Terry Slattery
Terry Slattery, is a senior network engineer with decades of experience in the internetworking industry. Prior to joining Chesapeake NetCraftsmen as...
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Terry Slattery | January 12, 2016 |


Technology Adoption in 2016: Predictions from a Senior Network Engineer

Technology Adoption in 2016: Predictions from a Senior Network Engineer What do those in the network trenches see coming for 2016? We take a look at one engineer's predictions.

What do those in the network trenches see coming for 2016? We take a look at one engineer's predictions.

Meet Ted Turner, a senior network engineer who has the interesting job of working on network performance problems that impact the Intuit online business (imagine building and troubleshooting the infrastructure to handle the April 14 demand for TurboTax Online!), and an active participant in a number of industry groups. Ted has great insight into the adoption of software-defined networking (SDN) and related technologies, and so I was quite interested in hearing his predictions for technology adoption in 2016.

Ted Turner, Intuit

They are:

  • DevOps will gain steam in 2016 (if you've not heard of DevOps, then begin by doing some research on why companies need DevOps, and watch YouTube presentations such as "Why Everyone Needs DevOps Now" by Gene Kim, author of "The Phoenix Project")
  • "Full-stack" engineer will become crucial for businesses
  • SDN will make traction in several areas: increasing penetration in the data center, software-defined WAN (SD WAN), and network functions virtualization (NFV) space
  • Greater reach into the enterprise, enabling better security integration with direct Internet connect and better quality of service for SaaS offerings
  • Performance and security offerings will become more complementary, instead of unique cost centers
  • Software-defined X -- networking, storage, servers, services -- will become more embedded both inside and outside corporations

He predicted continued growth of SDN, which is in line with what industry analysts are saying.

Ted's first two predictions, about the increased need for the DevOps function and full-stack engineers, are related.

In DevOps, which results from the merger of software application development and ongoing operations, software development engineers are responsible for part of operations to make sure that software works as desired when released. Applying the DevOps function makes a lot of sense for internally developed and Web-based applications. Organizations are then able to deploy new applications and features on a daily basis. This initially sounds silly, but the updates are smaller and carry less risk than grouping a large number of updates together into a large release.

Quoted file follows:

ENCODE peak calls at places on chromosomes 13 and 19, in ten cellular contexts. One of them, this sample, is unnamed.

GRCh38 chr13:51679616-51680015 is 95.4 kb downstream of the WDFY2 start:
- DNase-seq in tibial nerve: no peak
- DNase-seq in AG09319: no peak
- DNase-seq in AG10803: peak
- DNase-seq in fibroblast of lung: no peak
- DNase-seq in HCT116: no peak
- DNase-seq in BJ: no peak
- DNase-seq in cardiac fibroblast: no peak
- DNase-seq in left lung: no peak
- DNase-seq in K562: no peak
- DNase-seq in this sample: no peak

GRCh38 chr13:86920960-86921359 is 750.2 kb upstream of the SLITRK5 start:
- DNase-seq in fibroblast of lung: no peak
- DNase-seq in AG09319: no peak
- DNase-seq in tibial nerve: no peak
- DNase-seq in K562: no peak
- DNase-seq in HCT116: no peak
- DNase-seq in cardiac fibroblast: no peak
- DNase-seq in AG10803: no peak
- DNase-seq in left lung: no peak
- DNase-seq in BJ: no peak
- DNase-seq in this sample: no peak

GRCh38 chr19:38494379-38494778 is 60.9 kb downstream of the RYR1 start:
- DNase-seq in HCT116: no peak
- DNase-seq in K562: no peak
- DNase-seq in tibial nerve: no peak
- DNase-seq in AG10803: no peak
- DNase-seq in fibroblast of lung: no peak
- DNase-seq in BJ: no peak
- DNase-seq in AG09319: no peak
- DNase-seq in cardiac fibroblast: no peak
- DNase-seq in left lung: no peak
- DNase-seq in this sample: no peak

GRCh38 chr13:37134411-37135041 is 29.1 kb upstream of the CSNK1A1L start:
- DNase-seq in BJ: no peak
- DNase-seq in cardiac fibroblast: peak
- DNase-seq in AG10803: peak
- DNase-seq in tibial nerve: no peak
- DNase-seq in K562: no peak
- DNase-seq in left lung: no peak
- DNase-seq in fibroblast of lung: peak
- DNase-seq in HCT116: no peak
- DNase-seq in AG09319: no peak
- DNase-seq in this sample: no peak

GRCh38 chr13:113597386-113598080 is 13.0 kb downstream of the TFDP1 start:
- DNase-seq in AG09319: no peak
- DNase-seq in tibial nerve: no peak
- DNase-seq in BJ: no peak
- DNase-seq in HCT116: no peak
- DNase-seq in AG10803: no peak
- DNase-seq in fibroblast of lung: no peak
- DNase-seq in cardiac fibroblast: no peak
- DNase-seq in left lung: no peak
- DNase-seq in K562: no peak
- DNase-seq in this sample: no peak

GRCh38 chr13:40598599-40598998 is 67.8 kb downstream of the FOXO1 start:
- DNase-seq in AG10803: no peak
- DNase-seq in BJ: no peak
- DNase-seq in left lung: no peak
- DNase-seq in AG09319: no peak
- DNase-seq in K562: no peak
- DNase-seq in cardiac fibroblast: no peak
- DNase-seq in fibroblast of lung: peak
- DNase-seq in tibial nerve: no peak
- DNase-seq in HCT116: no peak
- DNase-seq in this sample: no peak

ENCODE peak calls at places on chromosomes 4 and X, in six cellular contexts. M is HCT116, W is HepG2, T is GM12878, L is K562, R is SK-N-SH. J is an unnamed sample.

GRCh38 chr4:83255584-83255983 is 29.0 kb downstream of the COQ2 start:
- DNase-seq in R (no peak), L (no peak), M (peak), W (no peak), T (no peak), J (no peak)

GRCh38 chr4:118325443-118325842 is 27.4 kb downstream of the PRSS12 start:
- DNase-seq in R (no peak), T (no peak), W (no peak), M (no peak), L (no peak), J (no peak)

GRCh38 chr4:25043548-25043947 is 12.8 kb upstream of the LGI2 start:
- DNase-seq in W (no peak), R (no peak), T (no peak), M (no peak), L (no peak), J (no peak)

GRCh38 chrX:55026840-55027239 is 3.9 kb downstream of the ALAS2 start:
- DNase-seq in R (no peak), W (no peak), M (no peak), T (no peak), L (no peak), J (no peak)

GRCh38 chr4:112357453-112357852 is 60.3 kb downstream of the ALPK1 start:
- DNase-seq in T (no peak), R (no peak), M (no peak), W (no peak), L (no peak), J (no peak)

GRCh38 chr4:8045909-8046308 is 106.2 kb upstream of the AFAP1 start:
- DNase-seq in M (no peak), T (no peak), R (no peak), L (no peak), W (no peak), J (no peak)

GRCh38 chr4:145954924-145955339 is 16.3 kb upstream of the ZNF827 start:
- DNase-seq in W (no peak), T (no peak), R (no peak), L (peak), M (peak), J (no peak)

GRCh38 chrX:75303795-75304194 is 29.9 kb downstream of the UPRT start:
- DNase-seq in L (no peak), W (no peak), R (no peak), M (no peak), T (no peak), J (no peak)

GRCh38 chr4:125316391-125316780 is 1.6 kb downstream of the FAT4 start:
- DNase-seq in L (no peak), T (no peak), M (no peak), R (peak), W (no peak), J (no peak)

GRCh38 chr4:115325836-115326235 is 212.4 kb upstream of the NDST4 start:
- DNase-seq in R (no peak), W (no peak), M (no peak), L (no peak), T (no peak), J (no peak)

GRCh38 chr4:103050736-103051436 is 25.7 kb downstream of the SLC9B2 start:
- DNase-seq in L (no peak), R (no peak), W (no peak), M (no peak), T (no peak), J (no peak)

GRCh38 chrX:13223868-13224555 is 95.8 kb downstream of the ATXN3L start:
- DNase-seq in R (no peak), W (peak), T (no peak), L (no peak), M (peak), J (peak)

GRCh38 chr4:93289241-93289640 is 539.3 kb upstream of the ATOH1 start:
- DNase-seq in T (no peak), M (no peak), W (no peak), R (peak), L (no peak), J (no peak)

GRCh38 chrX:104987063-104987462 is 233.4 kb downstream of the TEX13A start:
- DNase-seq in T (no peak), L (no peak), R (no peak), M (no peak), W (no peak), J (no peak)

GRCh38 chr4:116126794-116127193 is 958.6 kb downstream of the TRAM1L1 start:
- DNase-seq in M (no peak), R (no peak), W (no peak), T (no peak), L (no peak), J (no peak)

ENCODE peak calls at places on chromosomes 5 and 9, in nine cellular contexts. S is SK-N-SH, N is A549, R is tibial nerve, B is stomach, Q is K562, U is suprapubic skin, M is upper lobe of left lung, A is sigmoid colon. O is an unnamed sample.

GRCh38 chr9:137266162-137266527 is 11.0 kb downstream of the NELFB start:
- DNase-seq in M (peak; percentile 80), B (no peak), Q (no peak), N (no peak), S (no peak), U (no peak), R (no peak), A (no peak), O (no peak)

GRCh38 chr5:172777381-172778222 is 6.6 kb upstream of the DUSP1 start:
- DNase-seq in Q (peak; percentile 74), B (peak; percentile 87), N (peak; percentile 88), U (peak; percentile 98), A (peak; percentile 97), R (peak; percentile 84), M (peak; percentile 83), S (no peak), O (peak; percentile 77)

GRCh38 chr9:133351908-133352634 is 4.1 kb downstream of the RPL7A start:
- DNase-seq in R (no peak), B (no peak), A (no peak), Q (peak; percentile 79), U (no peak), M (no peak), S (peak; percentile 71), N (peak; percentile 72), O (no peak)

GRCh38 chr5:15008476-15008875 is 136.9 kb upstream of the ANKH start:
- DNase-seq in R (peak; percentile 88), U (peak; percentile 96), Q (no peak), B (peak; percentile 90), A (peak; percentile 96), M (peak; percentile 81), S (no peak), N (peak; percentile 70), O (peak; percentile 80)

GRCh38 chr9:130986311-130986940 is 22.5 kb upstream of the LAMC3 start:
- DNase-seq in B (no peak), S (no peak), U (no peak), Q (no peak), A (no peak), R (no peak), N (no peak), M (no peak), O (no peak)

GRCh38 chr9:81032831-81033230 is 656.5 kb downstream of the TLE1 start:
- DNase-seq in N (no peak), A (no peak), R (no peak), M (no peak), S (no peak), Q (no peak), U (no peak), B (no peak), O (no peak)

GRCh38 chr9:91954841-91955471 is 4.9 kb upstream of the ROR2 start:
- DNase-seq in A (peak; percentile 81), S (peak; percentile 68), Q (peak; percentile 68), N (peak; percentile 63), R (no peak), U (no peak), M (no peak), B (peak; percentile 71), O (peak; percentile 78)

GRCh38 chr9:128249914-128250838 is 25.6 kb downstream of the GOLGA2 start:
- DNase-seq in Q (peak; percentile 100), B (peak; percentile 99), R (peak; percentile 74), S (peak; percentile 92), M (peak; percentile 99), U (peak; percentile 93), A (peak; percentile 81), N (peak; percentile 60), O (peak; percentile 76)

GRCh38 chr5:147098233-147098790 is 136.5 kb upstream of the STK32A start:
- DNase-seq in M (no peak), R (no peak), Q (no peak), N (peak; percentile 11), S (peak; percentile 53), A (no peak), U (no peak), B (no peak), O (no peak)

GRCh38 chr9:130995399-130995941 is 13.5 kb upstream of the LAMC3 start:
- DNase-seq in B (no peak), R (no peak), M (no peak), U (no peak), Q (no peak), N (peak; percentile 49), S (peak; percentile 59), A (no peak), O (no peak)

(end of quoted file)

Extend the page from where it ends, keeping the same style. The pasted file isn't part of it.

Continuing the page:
To make this process work, organizations need good software developers. That's where Ted said full-stack engineers will become critical for businesses. These developers understand the complete structure of an application. I would add an understanding of basic networking concepts to the full-stack engineer's resume. The level of understanding should be enough that the engineer can communicate with network engineers. The network engineer needs to understand applications and DevOps, too.

Enterprises Are Adopting SDN
An increasing number of firms are moving to SDN. Ted is a member of the Open Networking User Group (ONUG), through which companies share information about their open networking initiatives. ONUG, which has an active membership by companies in a wide range of industries, provides Ted with a good view of what companies are doing and the progress they are making in adopting SDN.

Companies delivering products through high-volume websites have a clear justification for adopting SDN -- DevOps needs an agile network in order to deploy software updates quickly and easily. The DevOps team needs to be able to "slice and dice the apps" and put different parts where they make the most sense, Ted told me. "The network is the application," he said.